What is PRF growth factor?
Platelet-rich fibrin (PRF) also called as Choukroun’s platelet-rich fibrin, a growth factor named after its inventor. Whenever there a loss of support around the affected teeth, the periodontal ligament fibres and the bone around it also affected. Regenerative procedures need carried out in this region. Regeneration of tissues and fibre expedites the healing outcome following periodontal therapy.
However, this depends on two crucial events: availability of cell types needed and presence or absence of signals necessary to recruit and stimulate the cells. The cascade of healing of any wound initiated by clot formation, followed by proliferative and maturative stage. Growth factors favor wound healing by promoting proliferation of cells (mitogenesis), migration of cells (chemotaxis), and stimulation of new blood vessel formation (angiogenesis).
Platelets enucleated hematologic component derived from bone marrow precursor cells megakaryocytes. Platelets help in expulsion of growth factors like PDGF, TGF-β, IGF-I upon their activation. TGF-β has chemotactic effect on osteoblastic cells and endothelial cells, inhibitory effects on osteoclasts, and initiates woven bone formation. IGF-1 stimulates proliferation of osteoblasts and increases expression of osteocalcin for matrix synthesis. Hence, a combination of IGF-1 and PDGF checks the rate and quality of wound healing.
How is PRF growth factor made?
For preparation of PRF, only centrifuged blood without any addition of anticoagulant and bovine thrombin required. Blood sample taken without anticoagulant in 10-mL tubes in a glass or glass-coated plastic tube and immediately centrifuged at 3000 rpm for 10 minutes. In addition, the resultant product consists of the following three layers. Above all, top-most layer consisting of an acellular plasma, PRF clot in the middle, and a red corpuscle base at the bottom. Therefore, compression between two sterile gauzes or in a specific PRF tool, enables the clot to be transformed into a membrane.
What are the uses of PRF in dentistry?
Platelet-rich plasma (PRP) is a new approach to tissue regeneration and promotes healing in many dental and oral surgery procedures, especially in ageing patients. It used for prp tooth extraction, prp dental implants, prp bone grafts and more. Patients’ plasma contains growth factors that influence wound healing, thereby playing an important role in tissue repairing mechanisms. Similarly, PRF used in cases of periodontal regeneration, sinus lift, gingival recession, perio-endo lesions.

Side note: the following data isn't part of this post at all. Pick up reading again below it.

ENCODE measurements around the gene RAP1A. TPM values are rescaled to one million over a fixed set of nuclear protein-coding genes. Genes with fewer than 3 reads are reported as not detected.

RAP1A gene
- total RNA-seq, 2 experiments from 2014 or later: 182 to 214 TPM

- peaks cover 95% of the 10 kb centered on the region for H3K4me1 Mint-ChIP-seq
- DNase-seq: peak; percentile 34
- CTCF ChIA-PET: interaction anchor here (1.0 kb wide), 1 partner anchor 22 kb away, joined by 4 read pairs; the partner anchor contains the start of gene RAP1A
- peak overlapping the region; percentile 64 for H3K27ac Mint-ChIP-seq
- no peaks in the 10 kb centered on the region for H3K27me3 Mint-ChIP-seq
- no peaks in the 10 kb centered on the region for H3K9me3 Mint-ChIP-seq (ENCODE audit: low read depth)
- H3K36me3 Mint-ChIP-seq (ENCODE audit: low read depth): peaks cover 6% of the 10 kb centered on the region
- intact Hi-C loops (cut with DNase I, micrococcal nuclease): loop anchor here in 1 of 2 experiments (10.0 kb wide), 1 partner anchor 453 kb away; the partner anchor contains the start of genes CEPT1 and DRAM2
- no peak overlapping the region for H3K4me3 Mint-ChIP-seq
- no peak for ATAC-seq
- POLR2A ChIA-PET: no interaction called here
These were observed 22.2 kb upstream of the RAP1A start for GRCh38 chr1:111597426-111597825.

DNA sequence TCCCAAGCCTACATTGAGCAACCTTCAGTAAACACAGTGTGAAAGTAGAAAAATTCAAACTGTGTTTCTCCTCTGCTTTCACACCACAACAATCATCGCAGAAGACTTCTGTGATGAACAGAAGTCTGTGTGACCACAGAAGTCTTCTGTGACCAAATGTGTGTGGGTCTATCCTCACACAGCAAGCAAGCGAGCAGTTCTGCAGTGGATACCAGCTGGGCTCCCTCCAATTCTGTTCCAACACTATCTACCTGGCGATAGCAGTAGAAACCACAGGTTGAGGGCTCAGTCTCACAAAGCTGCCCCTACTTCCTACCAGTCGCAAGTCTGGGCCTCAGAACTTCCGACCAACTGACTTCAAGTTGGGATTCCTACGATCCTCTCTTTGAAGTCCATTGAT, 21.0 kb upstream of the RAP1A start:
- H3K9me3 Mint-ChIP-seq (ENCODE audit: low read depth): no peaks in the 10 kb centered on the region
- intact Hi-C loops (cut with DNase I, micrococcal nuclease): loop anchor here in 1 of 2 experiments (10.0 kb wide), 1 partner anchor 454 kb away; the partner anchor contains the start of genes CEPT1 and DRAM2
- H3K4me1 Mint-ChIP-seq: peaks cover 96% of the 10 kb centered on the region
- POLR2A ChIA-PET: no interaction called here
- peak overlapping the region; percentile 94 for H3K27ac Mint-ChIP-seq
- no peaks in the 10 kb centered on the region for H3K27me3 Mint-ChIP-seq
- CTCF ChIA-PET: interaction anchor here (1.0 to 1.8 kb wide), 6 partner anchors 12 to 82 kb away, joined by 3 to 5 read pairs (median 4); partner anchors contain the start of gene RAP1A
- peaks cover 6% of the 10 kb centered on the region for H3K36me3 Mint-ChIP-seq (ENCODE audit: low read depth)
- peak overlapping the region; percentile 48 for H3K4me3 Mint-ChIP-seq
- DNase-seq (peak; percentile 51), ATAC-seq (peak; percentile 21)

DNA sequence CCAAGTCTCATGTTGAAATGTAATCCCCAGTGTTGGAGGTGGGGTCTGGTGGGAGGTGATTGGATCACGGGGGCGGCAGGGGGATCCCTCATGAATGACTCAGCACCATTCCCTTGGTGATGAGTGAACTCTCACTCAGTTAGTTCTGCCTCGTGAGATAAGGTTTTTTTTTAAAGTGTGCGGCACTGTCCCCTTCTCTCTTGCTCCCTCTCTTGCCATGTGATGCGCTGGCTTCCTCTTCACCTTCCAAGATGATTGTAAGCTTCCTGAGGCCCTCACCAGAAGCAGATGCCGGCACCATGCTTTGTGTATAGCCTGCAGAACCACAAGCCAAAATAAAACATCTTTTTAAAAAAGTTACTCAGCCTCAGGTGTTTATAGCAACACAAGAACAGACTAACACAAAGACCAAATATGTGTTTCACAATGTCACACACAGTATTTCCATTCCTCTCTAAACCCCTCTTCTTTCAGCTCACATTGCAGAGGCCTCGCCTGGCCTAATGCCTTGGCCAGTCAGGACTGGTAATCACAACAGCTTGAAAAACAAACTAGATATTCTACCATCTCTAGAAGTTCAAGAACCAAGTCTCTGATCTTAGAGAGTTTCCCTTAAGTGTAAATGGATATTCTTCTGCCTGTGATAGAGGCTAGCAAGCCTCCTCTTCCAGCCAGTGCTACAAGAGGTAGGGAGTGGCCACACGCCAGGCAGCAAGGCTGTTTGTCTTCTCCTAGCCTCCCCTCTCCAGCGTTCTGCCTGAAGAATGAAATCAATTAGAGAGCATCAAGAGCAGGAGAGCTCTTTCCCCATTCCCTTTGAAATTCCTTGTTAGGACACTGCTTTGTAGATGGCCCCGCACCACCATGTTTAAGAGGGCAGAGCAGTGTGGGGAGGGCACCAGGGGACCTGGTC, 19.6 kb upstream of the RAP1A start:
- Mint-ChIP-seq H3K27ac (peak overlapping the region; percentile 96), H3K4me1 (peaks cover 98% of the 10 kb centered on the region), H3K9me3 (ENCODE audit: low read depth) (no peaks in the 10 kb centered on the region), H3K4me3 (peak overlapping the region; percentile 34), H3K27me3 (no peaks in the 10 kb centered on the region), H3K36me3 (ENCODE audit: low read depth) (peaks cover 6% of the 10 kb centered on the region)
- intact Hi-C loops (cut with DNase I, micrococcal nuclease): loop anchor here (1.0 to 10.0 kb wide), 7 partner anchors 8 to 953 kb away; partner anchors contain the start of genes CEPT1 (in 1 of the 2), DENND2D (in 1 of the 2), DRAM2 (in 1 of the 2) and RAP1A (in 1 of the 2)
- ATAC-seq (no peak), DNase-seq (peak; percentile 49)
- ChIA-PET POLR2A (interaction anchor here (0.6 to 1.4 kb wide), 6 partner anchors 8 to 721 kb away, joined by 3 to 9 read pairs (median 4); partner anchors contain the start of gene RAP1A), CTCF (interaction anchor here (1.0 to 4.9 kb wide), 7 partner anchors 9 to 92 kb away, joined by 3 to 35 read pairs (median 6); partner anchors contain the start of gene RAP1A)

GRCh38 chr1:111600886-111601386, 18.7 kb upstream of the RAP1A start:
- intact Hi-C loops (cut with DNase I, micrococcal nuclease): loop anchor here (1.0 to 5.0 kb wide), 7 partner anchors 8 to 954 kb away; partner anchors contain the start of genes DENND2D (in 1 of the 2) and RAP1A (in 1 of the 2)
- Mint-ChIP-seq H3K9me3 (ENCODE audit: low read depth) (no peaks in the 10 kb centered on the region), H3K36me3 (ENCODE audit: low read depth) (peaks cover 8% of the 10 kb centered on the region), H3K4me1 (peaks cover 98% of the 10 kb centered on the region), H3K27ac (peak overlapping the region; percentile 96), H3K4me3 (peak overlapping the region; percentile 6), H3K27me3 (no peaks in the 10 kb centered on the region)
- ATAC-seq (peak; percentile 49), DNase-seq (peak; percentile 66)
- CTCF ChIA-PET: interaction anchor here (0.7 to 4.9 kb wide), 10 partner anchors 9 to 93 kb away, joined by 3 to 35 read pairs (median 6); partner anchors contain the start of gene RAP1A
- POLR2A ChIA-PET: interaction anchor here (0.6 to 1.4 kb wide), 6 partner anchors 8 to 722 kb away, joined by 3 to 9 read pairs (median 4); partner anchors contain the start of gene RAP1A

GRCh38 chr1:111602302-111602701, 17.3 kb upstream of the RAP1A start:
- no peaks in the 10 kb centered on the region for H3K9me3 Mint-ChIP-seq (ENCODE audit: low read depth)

Platelet-rich fibrin (PRF) derived from the concentration of the patient’s blood platelets. A simplified chairside procedure results in the production of a fibrin membrane that can stimulate the release of many important growth factors involved during wound healing processes that take place after surgery. PRF is useful in post extraction sockets and can be used in Sinus Lifts. On the other hand PRP can be used in facial rejuvenation and also be used in case of Implantology.
Advantages of using PRF:
- Firstly, there is a simplified preparation and efficient technique just before any dental treatment
- Secondly, it accelerates the healing rate of the grafted bone
- Thirdly, it is available through autologous blood sample which can be done at clinic itself
- Minimal blood manipulation required
- The natural fibrin framework that stimulates tissue regeneration effectively
- Above all, when used along with bone grafts, it is a quick as well as an economical alternative when compared with recombinant growth factors.
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“Once we extract your blood, we put it in a centrifuge so that it can be separated. We then concentrate the white blood cells or fibrin obtained from the blood plasma. These components help your tissues quickly regenerate.
We apply the PRP or PRF on the affected area (where you had a dental procedure done). Your stem cells strengthen and develop new tissue for speedy healing.”Dr. Chirag Chamria